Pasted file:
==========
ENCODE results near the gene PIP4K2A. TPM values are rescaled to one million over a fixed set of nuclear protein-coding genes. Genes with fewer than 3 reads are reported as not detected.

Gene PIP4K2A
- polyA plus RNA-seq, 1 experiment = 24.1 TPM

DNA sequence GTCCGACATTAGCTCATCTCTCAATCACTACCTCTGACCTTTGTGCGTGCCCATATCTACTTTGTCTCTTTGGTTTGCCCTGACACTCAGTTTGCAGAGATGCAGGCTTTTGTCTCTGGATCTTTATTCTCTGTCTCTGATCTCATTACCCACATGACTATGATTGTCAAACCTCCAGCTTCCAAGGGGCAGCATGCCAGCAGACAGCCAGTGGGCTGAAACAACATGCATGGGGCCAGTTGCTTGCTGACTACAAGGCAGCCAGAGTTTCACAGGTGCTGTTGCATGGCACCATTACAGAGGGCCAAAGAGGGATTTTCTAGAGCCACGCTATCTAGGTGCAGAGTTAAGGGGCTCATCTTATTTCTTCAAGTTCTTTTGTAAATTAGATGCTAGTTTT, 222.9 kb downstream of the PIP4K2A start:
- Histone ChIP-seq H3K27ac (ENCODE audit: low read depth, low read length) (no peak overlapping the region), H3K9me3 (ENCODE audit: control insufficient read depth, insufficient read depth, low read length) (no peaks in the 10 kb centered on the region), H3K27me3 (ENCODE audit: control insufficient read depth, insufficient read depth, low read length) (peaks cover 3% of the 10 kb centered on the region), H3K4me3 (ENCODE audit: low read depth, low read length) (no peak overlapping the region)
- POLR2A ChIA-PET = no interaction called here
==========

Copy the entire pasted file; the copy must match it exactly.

ENCODE results near the gene PIP4K2A. TPM values are rescaled to one million over a fixed set of nuclear protein-coding genes. Genes with fewer than 3 reads are reported as not detected.

Gene PIP4K2A
- polyA plus RNA-seq, 1 experiment = 24.1 TPM

DNA sequence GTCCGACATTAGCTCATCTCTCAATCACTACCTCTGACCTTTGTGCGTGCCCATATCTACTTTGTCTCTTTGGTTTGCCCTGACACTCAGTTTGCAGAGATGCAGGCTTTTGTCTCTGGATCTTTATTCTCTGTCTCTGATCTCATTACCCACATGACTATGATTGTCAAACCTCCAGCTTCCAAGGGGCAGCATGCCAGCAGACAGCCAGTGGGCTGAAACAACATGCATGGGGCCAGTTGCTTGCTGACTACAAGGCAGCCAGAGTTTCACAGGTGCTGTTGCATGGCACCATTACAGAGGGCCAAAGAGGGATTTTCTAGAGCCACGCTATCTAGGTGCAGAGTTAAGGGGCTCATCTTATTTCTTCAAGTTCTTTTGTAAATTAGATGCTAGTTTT, 222.9 kb downstream of the PIP4K2A start:
- Histone ChIP-seq H3K27ac (ENCODE audit: low read depth, low read length) (no peak overlapping the region), H3K9me3 (ENCODE audit: control insufficient read depth, insufficient read depth, low read length) (no peaks in the 10 kb centered on the region), H3K27me3 (ENCODE audit: control insufficient read depth, insufficient read depth, low read length) (peaks cover 3% of the 10 kb centered on the region), H3K4me3 (ENCODE audit: low read depth, low read length) (no peak overlapping the region)
- POLR2A ChIA-PET = no interaction called here